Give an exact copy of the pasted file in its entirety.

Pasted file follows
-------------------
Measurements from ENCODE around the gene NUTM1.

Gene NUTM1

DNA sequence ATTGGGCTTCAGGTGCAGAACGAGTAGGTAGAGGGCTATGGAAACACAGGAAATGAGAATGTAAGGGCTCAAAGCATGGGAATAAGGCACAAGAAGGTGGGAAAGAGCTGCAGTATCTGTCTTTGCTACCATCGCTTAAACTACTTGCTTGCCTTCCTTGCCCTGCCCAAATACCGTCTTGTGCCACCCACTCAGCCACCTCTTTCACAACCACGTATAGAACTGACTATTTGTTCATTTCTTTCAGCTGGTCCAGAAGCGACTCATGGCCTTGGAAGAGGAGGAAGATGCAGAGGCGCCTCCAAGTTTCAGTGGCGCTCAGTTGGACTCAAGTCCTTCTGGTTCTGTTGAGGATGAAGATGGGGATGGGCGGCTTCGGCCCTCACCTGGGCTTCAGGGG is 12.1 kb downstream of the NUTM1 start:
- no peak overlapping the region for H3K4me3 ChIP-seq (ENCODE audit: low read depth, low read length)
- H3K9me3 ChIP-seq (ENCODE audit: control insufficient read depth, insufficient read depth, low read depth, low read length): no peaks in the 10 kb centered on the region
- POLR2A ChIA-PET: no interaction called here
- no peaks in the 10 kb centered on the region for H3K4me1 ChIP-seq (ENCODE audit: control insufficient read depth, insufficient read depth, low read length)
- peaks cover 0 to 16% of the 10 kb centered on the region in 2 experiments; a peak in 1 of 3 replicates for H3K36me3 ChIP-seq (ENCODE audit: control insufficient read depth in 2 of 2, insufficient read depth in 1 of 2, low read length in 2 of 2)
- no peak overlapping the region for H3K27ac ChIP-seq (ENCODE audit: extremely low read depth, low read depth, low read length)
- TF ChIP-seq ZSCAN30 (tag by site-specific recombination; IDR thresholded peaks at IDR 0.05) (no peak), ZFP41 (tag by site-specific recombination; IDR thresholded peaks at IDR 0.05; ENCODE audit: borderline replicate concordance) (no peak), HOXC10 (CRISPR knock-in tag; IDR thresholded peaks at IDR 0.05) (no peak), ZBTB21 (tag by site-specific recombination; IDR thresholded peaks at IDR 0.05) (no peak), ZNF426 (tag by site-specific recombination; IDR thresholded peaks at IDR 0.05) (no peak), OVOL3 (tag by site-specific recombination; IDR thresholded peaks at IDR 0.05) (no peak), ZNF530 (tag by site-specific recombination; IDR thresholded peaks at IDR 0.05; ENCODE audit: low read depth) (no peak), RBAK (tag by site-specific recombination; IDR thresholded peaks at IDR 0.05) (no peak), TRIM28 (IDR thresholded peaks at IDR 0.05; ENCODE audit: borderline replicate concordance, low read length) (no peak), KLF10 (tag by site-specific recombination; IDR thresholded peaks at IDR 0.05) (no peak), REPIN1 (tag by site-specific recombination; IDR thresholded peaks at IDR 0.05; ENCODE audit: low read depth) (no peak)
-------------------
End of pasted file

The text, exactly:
Measurements from ENCODE around the gene NUTM1.

Gene NUTM1

DNA sequence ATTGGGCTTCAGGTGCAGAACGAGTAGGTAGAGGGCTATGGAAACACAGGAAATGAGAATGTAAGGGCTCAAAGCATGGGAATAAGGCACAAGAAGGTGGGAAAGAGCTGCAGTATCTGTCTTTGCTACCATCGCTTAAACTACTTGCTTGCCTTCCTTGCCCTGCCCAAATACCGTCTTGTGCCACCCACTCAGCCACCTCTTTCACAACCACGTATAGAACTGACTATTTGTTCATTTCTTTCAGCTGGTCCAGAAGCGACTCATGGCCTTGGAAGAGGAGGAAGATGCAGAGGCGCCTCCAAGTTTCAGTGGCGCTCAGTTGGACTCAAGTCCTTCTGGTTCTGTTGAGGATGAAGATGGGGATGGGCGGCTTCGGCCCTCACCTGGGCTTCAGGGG is 12.1 kb downstream of the NUTM1 start:
- no peak overlapping the region for H3K4me3 ChIP-seq (ENCODE audit: low read depth, low read length)
- H3K9me3 ChIP-seq (ENCODE audit: control insufficient read depth, insufficient read depth, low read depth, low read length): no peaks in the 10 kb centered on the region
- POLR2A ChIA-PET: no interaction called here
- no peaks in the 10 kb centered on the region for H3K4me1 ChIP-seq (ENCODE audit: control insufficient read depth, insufficient read depth, low read length)
- peaks cover 0 to 16% of the 10 kb centered on the region in 2 experiments; a peak in 1 of 3 replicates for H3K36me3 ChIP-seq (ENCODE audit: control insufficient read depth in 2 of 2, insufficient read depth in 1 of 2, low read length in 2 of 2)
- no peak overlapping the region for H3K27ac ChIP-seq (ENCODE audit: extremely low read depth, low read depth, low read length)
- TF ChIP-seq ZSCAN30 (tag by site-specific recombination; IDR thresholded peaks at IDR 0.05) (no peak), ZFP41 (tag by site-specific recombination; IDR thresholded peaks at IDR 0.05; ENCODE audit: borderline replicate concordance) (no peak), HOXC10 (CRISPR knock-in tag; IDR thresholded peaks at IDR 0.05) (no peak), ZBTB21 (tag by site-specific recombination; IDR thresholded peaks at IDR 0.05) (no peak), ZNF426 (tag by site-specific recombination; IDR thresholded peaks at IDR 0.05) (no peak), OVOL3 (tag by site-specific recombination; IDR thresholded peaks at IDR 0.05) (no peak), ZNF530 (tag by site-specific recombination; IDR thresholded peaks at IDR 0.05; ENCODE audit: low read depth) (no peak), RBAK (tag by site-specific recombination; IDR thresholded peaks at IDR 0.05) (no peak), TRIM28 (IDR thresholded peaks at IDR 0.05; ENCODE audit: borderline replicate concordance, low read length) (no peak), KLF10 (tag by site-specific recombination; IDR thresholded peaks at IDR 0.05) (no peak), REPIN1 (tag by site-specific recombination; IDR thresholded peaks at IDR 0.05; ENCODE audit: low read depth) (no peak)